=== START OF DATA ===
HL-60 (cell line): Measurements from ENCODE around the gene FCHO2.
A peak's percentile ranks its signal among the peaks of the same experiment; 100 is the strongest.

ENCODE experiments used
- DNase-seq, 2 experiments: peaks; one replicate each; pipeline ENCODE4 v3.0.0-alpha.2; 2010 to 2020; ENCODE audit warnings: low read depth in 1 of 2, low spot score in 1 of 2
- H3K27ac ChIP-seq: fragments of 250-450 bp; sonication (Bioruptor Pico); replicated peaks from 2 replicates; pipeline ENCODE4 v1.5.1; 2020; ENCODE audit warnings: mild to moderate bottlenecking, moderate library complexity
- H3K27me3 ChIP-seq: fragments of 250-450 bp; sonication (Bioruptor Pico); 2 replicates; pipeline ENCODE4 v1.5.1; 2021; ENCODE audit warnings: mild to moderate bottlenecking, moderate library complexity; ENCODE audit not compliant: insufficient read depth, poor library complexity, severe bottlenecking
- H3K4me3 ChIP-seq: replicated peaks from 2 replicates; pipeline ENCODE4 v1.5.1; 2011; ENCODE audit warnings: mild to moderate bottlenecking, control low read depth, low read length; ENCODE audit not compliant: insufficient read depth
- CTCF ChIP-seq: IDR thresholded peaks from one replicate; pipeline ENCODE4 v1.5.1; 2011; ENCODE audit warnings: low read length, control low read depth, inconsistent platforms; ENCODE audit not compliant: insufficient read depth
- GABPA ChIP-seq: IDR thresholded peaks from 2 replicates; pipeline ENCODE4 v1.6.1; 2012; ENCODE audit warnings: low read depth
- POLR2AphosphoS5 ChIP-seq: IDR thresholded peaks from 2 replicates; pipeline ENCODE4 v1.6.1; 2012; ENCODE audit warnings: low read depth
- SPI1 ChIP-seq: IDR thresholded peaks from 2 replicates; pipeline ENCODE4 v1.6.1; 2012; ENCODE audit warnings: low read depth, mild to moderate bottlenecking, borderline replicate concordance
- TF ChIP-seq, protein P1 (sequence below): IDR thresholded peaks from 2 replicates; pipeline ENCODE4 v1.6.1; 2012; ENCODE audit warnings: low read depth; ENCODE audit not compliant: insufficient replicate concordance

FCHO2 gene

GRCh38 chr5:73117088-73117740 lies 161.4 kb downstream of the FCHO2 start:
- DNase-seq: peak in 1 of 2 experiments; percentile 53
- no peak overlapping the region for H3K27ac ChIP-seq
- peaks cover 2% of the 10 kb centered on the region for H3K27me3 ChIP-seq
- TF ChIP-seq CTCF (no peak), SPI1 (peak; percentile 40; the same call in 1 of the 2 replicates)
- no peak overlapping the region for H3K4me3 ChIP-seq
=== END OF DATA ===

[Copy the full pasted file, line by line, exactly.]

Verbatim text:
HL-60 (cell line): Measurements from ENCODE around the gene FCHO2.
A peak's percentile ranks its signal among the peaks of the same experiment; 100 is the strongest.

ENCODE experiments used
- DNase-seq, 2 experiments: peaks; one replicate each; pipeline ENCODE4 v3.0.0-alpha.2; 2010 to 2020; ENCODE audit warnings: low read depth in 1 of 2, low spot score in 1 of 2
- H3K27ac ChIP-seq: fragments of 250-450 bp; sonication (Bioruptor Pico); replicated peaks from 2 replicates; pipeline ENCODE4 v1.5.1; 2020; ENCODE audit warnings: mild to moderate bottlenecking, moderate library complexity
- H3K27me3 ChIP-seq: fragments of 250-450 bp; sonication (Bioruptor Pico); 2 replicates; pipeline ENCODE4 v1.5.1; 2021; ENCODE audit warnings: mild to moderate bottlenecking, moderate library complexity; ENCODE audit not compliant: insufficient read depth, poor library complexity, severe bottlenecking
- H3K4me3 ChIP-seq: replicated peaks from 2 replicates; pipeline ENCODE4 v1.5.1; 2011; ENCODE audit warnings: mild to moderate bottlenecking, control low read depth, low read length; ENCODE audit not compliant: insufficient read depth
- CTCF ChIP-seq: IDR thresholded peaks from one replicate; pipeline ENCODE4 v1.5.1; 2011; ENCODE audit warnings: low read length, control low read depth, inconsistent platforms; ENCODE audit not compliant: insufficient read depth
- GABPA ChIP-seq: IDR thresholded peaks from 2 replicates; pipeline ENCODE4 v1.6.1; 2012; ENCODE audit warnings: low read depth
- POLR2AphosphoS5 ChIP-seq: IDR thresholded peaks from 2 replicates; pipeline ENCODE4 v1.6.1; 2012; ENCODE audit warnings: low read depth
- SPI1 ChIP-seq: IDR thresholded peaks from 2 replicates; pipeline ENCODE4 v1.6.1; 2012; ENCODE audit warnings: low read depth, mild to moderate bottlenecking, borderline replicate concordance
- TF ChIP-seq, protein P1 (sequence below): IDR thresholded peaks from 2 replicates; pipeline ENCODE4 v1.6.1; 2012; ENCODE audit warnings: low read depth; ENCODE audit not compliant: insufficient replicate concordance

FCHO2 gene

GRCh38 chr5:73117088-73117740 lies 161.4 kb downstream of the FCHO2 start:
- DNase-seq: peak in 1 of 2 experiments; percentile 53
- no peak overlapping the region for H3K27ac ChIP-seq
- peaks cover 2% of the 10 kb centered on the region for H3K27me3 ChIP-seq
- TF ChIP-seq CTCF (no peak), SPI1 (peak; percentile 40; the same call in 1 of the 2 replicates)
- no peak overlapping the region for H3K4me3 ChIP-seq